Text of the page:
The high-resolution images were made possible because of a set of innovations on Hi-C’s optics array. Hi-C’s mirrors are approximately 9 1/2 inches across, roughly the same size as the SDO instrument’s. The telescope includes some of the finest mirrors ever made for space-based instrumentation. The increase in resolution of the images captured by Hi-C is similar to making the transition in television viewing from a cathode ray tube TV to high definition TV.

Initially developed at Marshall, the final mirror configuration was completed with inputs from partners at the Smithsonian Astrophysical Observatory in Cambridge, Mass., and a new manufacturing technique developed in coordination with L-3Com/Tinsley Laboratories of Richmond, Calif.

The high-quality optics were aligned to determine the spacing between the optics and the tilt of the mirror with extreme accuracy. Scientists and engineers from Marshall, SAO, and the University of Alabama in Huntsville worked to complete alignment of the mirrors, maintaining optic spacing to within a few ten-thousandths of an inch.

NASA’s suborbital sounding rockets provide low-cost means to conduct space science and studies of Earth’s upper atmosphere. In addition, they have proven to be a valuable test bed for new technologies for future satellites or probes to other planets.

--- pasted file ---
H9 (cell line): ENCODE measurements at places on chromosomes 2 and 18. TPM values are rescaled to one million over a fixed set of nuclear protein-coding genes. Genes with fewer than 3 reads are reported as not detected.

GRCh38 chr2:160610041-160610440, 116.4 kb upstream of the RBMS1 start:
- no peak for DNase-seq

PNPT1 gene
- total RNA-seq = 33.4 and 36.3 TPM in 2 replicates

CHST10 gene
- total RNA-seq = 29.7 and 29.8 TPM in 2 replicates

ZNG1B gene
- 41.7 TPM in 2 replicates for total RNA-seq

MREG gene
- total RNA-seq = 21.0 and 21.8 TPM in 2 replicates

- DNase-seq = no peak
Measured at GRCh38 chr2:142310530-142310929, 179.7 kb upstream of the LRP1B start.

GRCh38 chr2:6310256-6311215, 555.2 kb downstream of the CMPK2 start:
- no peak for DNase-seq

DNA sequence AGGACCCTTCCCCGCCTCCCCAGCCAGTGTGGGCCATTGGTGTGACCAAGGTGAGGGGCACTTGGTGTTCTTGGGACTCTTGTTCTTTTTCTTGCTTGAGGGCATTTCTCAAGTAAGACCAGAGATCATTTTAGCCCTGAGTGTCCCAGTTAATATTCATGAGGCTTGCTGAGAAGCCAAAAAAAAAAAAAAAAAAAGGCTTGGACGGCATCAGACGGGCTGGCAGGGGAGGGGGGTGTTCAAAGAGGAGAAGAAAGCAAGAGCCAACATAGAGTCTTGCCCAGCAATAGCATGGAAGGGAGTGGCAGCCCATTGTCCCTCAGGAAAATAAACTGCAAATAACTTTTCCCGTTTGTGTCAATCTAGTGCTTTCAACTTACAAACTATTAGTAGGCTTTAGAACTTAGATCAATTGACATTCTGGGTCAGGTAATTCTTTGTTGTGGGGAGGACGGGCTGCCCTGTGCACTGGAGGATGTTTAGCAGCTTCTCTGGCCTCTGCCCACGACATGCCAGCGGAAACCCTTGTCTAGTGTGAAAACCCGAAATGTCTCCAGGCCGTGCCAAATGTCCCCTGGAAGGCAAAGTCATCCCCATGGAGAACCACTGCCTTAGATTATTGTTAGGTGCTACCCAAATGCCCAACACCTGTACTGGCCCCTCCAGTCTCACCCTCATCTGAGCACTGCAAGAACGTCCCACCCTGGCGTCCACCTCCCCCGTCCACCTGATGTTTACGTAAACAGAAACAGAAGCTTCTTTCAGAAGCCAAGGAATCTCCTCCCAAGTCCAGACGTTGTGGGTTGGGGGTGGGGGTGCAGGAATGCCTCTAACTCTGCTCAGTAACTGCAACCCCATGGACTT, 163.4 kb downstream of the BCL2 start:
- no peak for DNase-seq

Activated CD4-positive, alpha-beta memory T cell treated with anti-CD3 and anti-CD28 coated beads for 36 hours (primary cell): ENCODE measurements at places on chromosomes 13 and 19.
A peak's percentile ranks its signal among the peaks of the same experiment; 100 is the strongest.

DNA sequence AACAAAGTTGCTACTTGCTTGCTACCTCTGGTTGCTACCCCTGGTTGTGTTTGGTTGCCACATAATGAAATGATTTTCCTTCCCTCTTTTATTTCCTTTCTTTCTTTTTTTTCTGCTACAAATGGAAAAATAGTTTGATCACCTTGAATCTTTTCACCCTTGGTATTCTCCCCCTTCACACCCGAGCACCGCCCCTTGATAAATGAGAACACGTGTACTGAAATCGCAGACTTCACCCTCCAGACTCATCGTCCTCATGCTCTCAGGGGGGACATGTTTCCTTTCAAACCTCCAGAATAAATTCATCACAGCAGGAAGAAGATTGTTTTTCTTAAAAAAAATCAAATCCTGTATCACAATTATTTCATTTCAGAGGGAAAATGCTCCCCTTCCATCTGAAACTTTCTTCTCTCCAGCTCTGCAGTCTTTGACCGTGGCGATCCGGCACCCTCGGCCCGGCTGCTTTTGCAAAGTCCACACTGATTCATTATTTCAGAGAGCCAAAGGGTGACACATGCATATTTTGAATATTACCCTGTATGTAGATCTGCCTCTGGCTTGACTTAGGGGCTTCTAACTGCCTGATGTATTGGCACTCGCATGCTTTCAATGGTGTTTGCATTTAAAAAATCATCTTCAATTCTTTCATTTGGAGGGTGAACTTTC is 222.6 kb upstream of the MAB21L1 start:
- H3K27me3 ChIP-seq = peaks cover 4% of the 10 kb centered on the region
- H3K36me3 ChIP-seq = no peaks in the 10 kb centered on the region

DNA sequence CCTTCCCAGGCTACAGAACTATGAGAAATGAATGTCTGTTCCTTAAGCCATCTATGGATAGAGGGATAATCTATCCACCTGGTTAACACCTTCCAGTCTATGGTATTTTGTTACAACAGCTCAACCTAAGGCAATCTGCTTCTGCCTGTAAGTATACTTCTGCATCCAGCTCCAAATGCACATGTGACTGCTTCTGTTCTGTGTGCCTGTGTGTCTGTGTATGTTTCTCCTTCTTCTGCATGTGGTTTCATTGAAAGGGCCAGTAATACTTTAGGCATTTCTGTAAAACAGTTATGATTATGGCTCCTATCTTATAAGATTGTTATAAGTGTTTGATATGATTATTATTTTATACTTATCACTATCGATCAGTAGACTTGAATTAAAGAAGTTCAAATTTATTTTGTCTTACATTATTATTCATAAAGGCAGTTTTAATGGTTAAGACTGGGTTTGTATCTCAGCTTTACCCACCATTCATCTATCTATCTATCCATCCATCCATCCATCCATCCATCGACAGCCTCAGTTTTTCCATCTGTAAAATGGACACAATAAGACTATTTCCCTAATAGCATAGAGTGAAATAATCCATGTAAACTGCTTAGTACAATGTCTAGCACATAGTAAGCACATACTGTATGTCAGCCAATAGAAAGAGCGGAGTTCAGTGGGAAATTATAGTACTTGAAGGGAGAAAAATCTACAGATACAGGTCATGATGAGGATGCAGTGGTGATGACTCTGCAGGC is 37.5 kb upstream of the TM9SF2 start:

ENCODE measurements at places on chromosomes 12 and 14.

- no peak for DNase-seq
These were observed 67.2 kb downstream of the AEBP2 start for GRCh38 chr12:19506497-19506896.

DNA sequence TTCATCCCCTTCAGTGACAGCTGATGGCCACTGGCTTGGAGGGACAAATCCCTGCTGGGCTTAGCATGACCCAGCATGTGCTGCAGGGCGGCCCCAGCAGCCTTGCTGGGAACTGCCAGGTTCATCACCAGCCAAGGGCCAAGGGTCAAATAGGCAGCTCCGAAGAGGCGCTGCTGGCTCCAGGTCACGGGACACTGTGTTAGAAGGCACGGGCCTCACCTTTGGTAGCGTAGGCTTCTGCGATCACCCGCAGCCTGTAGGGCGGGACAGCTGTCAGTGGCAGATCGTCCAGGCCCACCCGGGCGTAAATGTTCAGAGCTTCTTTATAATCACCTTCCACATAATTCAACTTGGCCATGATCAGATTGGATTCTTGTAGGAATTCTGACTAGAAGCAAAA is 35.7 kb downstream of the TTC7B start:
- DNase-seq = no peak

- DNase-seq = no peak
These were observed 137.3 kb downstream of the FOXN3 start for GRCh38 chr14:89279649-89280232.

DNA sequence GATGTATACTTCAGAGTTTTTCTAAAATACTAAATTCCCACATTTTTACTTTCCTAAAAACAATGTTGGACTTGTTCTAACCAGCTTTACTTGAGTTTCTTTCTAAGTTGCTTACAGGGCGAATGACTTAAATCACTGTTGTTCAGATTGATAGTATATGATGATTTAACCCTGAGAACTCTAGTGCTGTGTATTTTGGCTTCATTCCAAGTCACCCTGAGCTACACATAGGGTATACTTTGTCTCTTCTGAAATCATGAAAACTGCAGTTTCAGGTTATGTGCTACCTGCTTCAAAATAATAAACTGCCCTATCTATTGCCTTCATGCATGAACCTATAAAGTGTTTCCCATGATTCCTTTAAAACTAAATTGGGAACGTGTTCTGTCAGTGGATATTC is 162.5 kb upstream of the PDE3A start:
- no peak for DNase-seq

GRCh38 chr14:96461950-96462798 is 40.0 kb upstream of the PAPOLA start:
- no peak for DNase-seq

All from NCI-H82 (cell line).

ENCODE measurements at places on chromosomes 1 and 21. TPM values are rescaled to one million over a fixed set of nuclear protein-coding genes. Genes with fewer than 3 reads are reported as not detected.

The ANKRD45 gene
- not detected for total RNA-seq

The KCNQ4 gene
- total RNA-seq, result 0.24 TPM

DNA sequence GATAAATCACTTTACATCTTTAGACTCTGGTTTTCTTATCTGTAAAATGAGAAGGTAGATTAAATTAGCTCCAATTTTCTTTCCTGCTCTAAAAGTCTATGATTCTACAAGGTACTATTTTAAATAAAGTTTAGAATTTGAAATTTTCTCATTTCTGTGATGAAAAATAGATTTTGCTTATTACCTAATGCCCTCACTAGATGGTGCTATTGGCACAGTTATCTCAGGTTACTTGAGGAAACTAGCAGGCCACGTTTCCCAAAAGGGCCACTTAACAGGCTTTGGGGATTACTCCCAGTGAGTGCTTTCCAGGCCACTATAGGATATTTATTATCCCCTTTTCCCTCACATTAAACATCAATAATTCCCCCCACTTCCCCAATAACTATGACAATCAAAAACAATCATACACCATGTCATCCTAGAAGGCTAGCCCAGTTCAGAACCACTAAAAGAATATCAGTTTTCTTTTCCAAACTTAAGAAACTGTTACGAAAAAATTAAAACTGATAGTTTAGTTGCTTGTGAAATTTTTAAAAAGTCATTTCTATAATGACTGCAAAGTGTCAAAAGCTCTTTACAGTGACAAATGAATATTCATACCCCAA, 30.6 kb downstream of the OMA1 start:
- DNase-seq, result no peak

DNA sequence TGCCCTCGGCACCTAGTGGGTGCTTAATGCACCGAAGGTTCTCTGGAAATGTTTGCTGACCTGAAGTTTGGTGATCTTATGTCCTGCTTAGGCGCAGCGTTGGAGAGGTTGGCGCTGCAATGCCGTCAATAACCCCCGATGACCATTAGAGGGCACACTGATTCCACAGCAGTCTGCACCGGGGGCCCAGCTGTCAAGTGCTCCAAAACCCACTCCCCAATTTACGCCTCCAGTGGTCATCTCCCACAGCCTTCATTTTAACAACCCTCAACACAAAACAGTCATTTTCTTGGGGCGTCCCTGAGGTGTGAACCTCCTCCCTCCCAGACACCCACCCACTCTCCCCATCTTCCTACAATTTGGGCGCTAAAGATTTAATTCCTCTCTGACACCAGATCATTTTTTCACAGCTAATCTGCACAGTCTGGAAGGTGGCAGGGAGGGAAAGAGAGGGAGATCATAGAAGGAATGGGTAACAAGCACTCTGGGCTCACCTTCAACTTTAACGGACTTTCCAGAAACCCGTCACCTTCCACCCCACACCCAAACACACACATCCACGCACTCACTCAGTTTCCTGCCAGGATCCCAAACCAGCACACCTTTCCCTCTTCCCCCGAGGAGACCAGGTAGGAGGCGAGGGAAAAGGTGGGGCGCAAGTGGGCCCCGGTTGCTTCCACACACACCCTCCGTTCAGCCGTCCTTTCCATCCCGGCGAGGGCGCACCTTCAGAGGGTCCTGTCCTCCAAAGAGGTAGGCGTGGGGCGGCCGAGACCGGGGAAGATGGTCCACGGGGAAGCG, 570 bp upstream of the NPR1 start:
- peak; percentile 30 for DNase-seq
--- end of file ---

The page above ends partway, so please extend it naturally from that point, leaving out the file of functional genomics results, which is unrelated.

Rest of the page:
Launched in February 2010, SDO is an advanced spacecraft studying the sun and its dynamic behavior. The spacecraft provides images with clarity 10 times better than high definition television and provides more comprehensive science data faster than any solar observing spacecraft in history.

Partners associated with the development of the Hi-C telescope also include Lockheed Martin’s Solar Astrophysical Laboratory in Palo Alto, Calif.; the University of Central Lancashire in Lancashire, England; and the Lebedev Physical Institute of the Russian Academy of Sciences in Moscow.




All of this week's top headlines to your email every Friday.


 
 

 

Headlines April 20, 2015

News: Sale of U.S. arms fuels the wars of Arab states - As the Middle East descends into proxy wars, sectarian conflicts and battles against terrorist networks, countries in the region that have stockpiled American military hardware are now actually using it and wanting more. U.S. spending $1 billion to reassure European allies - From Army rotations...